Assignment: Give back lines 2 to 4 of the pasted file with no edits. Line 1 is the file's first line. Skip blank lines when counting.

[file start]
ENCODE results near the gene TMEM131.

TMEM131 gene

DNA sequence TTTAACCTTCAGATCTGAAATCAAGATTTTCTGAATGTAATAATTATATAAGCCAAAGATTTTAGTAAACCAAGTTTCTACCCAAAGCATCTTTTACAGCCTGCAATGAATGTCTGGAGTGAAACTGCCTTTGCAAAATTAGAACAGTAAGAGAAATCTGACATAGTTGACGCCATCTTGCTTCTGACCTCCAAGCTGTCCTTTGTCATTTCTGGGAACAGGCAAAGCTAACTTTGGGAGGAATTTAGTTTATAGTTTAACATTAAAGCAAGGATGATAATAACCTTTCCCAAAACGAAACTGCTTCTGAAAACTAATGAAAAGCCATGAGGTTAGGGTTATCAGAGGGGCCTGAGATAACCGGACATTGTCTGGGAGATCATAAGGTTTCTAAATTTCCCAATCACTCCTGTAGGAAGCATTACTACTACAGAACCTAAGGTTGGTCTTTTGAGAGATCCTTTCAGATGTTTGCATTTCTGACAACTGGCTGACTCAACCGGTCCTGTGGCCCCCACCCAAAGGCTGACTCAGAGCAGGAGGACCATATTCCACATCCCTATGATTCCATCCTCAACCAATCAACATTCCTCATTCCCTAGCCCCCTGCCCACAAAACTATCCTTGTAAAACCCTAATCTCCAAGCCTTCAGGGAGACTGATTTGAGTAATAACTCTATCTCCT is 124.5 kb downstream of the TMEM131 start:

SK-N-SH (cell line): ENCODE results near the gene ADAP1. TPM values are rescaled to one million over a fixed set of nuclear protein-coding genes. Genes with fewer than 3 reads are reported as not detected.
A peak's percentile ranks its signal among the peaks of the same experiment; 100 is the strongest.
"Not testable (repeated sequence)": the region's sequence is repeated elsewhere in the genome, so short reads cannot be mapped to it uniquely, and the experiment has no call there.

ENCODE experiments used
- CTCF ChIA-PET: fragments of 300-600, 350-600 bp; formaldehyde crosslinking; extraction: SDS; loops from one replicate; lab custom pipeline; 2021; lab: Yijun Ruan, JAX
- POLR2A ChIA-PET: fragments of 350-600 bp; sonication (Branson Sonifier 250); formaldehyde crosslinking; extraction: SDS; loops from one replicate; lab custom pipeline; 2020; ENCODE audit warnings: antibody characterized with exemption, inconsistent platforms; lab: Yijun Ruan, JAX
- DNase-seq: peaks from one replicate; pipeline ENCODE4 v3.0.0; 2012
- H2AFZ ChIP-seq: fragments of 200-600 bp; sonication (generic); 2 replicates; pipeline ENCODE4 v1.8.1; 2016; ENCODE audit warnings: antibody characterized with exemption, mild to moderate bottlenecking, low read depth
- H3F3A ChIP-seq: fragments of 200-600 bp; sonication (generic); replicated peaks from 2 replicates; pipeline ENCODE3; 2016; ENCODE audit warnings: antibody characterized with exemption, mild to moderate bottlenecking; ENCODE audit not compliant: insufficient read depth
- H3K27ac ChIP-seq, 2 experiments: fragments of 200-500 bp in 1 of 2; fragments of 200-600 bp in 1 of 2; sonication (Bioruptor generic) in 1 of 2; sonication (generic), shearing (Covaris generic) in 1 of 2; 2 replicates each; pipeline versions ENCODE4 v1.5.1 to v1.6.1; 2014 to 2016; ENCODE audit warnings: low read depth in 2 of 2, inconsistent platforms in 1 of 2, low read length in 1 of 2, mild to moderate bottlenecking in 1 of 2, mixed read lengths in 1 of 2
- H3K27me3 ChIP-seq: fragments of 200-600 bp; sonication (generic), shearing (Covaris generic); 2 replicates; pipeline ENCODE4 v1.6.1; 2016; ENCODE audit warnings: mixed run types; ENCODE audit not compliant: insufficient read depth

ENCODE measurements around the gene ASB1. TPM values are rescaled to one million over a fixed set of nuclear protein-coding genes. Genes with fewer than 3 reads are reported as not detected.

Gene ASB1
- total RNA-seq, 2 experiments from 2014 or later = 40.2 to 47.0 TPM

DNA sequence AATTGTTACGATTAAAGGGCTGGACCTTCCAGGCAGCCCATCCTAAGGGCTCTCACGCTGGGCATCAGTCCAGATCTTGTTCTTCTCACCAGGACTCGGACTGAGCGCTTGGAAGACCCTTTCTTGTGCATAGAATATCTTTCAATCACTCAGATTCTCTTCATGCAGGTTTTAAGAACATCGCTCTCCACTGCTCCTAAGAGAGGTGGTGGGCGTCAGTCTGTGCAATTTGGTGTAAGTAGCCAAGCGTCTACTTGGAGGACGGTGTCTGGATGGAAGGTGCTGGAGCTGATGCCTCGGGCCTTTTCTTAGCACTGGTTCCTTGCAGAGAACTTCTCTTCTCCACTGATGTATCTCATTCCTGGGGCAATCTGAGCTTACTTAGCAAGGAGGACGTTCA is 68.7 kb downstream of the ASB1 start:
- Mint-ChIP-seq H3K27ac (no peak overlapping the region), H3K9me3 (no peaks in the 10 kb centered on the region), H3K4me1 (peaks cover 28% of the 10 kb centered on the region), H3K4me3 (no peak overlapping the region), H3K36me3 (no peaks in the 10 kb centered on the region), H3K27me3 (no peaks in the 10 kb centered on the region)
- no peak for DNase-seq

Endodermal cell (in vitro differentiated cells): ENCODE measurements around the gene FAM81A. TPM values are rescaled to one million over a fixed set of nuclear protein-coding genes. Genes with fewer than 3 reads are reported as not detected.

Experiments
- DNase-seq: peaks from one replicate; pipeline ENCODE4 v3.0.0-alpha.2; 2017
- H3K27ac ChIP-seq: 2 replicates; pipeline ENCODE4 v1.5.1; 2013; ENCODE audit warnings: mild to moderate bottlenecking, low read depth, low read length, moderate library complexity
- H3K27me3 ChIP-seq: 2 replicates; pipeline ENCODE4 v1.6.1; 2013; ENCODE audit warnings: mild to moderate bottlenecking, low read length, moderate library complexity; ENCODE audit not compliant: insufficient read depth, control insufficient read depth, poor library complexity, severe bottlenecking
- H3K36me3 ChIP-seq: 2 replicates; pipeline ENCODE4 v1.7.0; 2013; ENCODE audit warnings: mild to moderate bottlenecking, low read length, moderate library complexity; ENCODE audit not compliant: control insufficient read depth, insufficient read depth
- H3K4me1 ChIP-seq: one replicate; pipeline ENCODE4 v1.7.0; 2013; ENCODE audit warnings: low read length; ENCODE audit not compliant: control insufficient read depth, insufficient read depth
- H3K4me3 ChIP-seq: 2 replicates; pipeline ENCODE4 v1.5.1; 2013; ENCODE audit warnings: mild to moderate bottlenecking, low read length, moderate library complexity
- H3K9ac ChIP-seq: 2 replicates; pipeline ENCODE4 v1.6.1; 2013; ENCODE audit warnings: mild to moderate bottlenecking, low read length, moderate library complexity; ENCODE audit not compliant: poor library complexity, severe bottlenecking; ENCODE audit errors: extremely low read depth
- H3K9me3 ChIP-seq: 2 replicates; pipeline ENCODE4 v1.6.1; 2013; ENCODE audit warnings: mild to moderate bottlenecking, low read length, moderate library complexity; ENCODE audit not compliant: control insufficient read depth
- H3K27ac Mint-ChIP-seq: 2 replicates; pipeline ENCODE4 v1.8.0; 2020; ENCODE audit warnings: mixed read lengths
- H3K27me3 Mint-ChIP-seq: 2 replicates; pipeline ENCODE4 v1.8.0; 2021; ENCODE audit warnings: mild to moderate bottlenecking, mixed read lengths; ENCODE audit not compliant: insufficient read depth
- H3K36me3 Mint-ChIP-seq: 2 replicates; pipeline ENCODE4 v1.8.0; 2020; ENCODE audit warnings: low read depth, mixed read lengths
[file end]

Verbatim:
TMEM131 gene

DNA sequence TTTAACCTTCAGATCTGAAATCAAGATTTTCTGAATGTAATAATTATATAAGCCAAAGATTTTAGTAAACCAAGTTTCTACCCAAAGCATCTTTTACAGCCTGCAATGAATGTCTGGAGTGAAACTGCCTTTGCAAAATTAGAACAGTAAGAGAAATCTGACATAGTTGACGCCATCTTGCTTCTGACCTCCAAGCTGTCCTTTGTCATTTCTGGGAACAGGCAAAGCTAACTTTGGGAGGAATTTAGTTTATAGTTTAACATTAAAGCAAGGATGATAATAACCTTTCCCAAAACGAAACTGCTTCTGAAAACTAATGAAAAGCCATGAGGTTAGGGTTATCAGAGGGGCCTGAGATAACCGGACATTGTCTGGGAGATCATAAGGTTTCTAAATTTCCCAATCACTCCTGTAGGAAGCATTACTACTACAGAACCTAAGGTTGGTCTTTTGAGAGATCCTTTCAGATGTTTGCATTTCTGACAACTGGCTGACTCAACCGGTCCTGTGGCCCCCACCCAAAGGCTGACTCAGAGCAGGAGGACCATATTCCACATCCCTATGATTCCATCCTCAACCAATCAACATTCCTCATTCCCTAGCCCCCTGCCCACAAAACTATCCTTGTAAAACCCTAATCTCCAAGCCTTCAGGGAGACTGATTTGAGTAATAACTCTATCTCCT is 124.5 kb downstream of the TMEM131 start:

SK-N-SH (cell line): ENCODE results near the gene ADAP1. TPM values are rescaled to one million over a fixed set of nuclear protein-coding genes. Genes with fewer than 3 reads are reported as not detected.